The United Nations today announced the launch of a large-scale measles vaccination campaign in Afghanistan, where poverty and the country’s devastated health infrastructure combine to make the disease a major killer of children.
According to the UN Children’s Fund (UNICEF), which is leading the effort, measles is responsible for an estimated 40 per cent of all vaccine-preventable childhood deaths in the country, killing about 35,000 Afghan children each year.
"Since [measles] is very easily spread, epidemics occur especially in places where people live in poverty and in overcrowded conditions," UNICEF spokesman Chulho Hyun told the press in Islamabad. "Given the humanitarian catastrophe in Afghanistan, high displacement levels, extreme poverty, cold, prolonged malnutrition, Afghan children are more at risk this year than ever before."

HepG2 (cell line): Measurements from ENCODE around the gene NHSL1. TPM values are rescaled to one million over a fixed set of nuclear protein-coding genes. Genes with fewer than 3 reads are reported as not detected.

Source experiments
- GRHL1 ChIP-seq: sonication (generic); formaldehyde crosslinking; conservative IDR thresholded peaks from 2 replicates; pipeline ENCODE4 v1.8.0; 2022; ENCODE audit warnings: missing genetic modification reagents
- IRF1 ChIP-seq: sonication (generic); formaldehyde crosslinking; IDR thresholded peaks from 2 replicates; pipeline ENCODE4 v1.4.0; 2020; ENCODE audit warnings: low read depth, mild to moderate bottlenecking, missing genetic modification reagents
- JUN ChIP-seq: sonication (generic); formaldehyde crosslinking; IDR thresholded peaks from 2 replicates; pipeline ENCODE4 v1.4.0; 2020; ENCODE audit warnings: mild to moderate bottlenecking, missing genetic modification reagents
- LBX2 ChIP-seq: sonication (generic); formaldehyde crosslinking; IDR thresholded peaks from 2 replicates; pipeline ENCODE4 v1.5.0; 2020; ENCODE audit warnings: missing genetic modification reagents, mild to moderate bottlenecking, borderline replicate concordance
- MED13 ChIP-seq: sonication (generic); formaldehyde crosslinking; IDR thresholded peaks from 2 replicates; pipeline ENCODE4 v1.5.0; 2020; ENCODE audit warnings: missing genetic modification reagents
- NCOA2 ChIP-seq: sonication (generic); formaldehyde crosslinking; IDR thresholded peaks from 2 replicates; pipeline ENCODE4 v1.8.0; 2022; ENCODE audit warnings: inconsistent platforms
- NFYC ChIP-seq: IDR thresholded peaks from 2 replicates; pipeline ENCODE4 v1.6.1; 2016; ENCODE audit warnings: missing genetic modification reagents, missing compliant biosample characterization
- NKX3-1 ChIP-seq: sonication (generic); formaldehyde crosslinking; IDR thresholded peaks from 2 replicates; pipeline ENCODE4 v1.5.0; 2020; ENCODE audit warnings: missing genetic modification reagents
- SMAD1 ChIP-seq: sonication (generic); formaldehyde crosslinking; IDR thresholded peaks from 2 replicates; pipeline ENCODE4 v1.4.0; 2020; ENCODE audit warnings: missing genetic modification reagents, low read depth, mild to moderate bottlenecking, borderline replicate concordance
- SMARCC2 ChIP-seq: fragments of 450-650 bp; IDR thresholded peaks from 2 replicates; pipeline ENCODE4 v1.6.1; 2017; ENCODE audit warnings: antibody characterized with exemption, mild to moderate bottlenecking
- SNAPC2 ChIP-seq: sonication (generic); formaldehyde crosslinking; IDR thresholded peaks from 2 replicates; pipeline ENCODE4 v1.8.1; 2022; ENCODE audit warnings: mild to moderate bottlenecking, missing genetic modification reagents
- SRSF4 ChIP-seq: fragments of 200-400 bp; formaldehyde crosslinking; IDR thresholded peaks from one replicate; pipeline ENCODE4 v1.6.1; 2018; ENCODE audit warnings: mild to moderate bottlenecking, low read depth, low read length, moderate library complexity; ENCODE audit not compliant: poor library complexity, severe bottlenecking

The three-month immunization drive will begin on New Year's Day in Kabul, and will later be extended to other areas of the country in an effort to reach 9 million children, including those in remote areas.
"This $8 million campaign will give millions of Afghan children a chance to survive their childhoods," said Hyun.
In another hopeful sign, the UN High Commissioner for Refugees (UNHCR) today reported that Afghan health workers are among those returning to the country from camps across its borders. "Afghans with professional qualifications - doctors, nurses, teachers, engineers and the business community - seem the most keen to return now," said UNHCR spokesman Fatoumata Kaba.
"Throughout Pakistan, there is growing demand for repatriation assistance from both old refugees and most recent arrivals," said Kaba. "Urban refugees originating from cities such as Kabul, Jalalabad and Mazar and ethnic minorities in Jalozai daily approach the emergency teams on the question of voluntary repatriation."